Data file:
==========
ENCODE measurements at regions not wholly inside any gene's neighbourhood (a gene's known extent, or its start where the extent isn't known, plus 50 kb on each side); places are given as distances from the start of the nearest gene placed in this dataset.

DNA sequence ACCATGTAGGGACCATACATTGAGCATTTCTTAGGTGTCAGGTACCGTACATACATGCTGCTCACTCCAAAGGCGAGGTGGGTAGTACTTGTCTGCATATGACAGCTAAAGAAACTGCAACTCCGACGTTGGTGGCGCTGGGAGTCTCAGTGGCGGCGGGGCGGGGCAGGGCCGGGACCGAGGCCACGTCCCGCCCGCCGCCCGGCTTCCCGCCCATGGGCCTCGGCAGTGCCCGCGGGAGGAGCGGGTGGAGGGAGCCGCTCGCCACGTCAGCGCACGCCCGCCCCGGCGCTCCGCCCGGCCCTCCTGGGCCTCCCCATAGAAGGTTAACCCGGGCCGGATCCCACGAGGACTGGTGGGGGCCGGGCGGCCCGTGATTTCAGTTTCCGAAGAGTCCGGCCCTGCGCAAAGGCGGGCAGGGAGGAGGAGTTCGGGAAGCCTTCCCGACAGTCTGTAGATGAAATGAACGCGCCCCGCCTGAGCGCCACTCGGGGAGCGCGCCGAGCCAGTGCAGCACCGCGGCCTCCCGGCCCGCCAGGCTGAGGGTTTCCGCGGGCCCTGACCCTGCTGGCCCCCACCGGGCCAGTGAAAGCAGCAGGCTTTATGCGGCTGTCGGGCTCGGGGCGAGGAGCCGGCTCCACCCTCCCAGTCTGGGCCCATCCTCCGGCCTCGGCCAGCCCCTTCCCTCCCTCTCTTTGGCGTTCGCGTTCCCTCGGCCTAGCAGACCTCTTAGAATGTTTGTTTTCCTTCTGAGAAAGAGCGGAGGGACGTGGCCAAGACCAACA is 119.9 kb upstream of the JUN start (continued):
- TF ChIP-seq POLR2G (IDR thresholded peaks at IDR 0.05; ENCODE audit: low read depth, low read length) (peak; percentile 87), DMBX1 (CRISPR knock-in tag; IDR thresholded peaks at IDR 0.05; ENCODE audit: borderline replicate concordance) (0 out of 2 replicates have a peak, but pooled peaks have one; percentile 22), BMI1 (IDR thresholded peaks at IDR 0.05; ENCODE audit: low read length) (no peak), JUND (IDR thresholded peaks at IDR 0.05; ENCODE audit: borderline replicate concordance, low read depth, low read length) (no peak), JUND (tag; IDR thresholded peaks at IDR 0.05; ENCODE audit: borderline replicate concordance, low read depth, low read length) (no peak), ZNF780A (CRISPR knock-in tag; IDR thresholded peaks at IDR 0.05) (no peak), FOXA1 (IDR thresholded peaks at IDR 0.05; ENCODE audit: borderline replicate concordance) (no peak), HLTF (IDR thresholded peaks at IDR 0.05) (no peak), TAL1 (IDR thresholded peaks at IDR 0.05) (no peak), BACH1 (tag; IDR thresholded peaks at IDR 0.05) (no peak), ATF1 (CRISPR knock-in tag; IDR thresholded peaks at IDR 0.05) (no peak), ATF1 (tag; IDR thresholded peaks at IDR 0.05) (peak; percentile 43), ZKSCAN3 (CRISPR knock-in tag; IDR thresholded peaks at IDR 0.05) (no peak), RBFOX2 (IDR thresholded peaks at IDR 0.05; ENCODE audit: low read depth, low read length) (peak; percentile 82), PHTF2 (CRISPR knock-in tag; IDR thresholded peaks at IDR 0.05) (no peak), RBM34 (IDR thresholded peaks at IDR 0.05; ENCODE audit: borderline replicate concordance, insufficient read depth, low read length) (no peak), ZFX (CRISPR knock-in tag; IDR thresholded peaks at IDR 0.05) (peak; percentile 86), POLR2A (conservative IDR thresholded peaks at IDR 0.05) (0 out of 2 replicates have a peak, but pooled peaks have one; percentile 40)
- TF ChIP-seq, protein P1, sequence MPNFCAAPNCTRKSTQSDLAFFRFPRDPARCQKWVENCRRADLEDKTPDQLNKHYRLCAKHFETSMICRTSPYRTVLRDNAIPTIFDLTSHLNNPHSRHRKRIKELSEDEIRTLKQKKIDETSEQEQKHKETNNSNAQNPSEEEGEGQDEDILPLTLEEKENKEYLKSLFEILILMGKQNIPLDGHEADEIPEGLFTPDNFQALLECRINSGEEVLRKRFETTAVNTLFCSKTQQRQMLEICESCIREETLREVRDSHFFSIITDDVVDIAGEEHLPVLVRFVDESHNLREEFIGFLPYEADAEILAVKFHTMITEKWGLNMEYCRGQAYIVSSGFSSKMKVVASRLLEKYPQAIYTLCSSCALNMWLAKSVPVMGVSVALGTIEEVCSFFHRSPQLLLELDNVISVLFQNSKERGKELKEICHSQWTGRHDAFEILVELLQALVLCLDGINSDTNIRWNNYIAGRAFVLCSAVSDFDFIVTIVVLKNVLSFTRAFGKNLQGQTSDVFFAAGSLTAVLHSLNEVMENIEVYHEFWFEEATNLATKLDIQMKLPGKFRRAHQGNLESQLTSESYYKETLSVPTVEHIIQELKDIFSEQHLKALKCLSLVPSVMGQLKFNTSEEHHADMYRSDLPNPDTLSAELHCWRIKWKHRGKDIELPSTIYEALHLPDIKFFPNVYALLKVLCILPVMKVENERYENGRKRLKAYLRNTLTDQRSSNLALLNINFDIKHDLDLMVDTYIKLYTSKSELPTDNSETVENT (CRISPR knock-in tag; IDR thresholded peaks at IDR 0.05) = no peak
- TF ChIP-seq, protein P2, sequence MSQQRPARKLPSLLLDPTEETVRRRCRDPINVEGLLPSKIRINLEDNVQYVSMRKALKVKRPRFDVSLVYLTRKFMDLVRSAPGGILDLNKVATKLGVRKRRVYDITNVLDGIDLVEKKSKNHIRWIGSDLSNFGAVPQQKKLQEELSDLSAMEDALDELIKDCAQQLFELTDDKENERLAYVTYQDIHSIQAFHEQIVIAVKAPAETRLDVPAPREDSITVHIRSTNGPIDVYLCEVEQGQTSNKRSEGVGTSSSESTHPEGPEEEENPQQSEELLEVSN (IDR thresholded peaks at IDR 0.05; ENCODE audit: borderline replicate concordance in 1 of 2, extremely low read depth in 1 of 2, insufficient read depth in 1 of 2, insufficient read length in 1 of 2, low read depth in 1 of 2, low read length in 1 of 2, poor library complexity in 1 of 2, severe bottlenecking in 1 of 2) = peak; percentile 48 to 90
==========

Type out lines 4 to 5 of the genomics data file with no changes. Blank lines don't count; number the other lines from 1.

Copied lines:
- TF ChIP-seq, protein P1, sequence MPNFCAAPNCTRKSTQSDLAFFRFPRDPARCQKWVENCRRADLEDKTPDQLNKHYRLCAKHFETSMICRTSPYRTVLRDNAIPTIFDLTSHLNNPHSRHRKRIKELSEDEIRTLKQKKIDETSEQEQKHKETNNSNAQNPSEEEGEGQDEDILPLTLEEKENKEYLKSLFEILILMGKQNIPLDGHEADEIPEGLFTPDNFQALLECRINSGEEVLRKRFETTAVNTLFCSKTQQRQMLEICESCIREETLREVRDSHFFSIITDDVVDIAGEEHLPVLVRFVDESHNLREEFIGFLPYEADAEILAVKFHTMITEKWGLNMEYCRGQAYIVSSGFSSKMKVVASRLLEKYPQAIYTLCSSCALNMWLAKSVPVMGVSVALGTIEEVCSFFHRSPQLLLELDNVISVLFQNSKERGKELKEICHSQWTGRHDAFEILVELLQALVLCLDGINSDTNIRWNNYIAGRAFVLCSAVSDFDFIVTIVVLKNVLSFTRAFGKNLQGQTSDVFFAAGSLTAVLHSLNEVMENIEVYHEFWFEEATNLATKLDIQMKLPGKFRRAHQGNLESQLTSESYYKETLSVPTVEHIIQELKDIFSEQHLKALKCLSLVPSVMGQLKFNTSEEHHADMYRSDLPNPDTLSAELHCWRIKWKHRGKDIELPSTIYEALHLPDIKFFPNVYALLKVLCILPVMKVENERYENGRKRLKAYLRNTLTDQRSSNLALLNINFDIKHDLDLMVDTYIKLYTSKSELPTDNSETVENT (CRISPR knock-in tag; IDR thresholded peaks at IDR 0.05) = no peak
- TF ChIP-seq, protein P2, sequence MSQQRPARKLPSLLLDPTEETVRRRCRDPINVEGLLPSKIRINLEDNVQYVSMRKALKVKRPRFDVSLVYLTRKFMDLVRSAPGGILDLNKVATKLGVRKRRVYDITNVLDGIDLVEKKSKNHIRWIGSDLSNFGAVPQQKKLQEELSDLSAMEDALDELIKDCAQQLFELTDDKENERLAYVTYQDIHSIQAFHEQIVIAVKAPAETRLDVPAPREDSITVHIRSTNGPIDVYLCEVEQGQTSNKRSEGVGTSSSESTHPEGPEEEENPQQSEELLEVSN (IDR thresholded peaks at IDR 0.05; ENCODE audit: borderline replicate concordance in 1 of 2, extremely low read depth in 1 of 2, insufficient read depth in 1 of 2, insufficient read length in 1 of 2, low read depth in 1 of 2, low read length in 1 of 2, poor library complexity in 1 of 2, severe bottlenecking in 1 of 2) = peak; percentile 48 to 90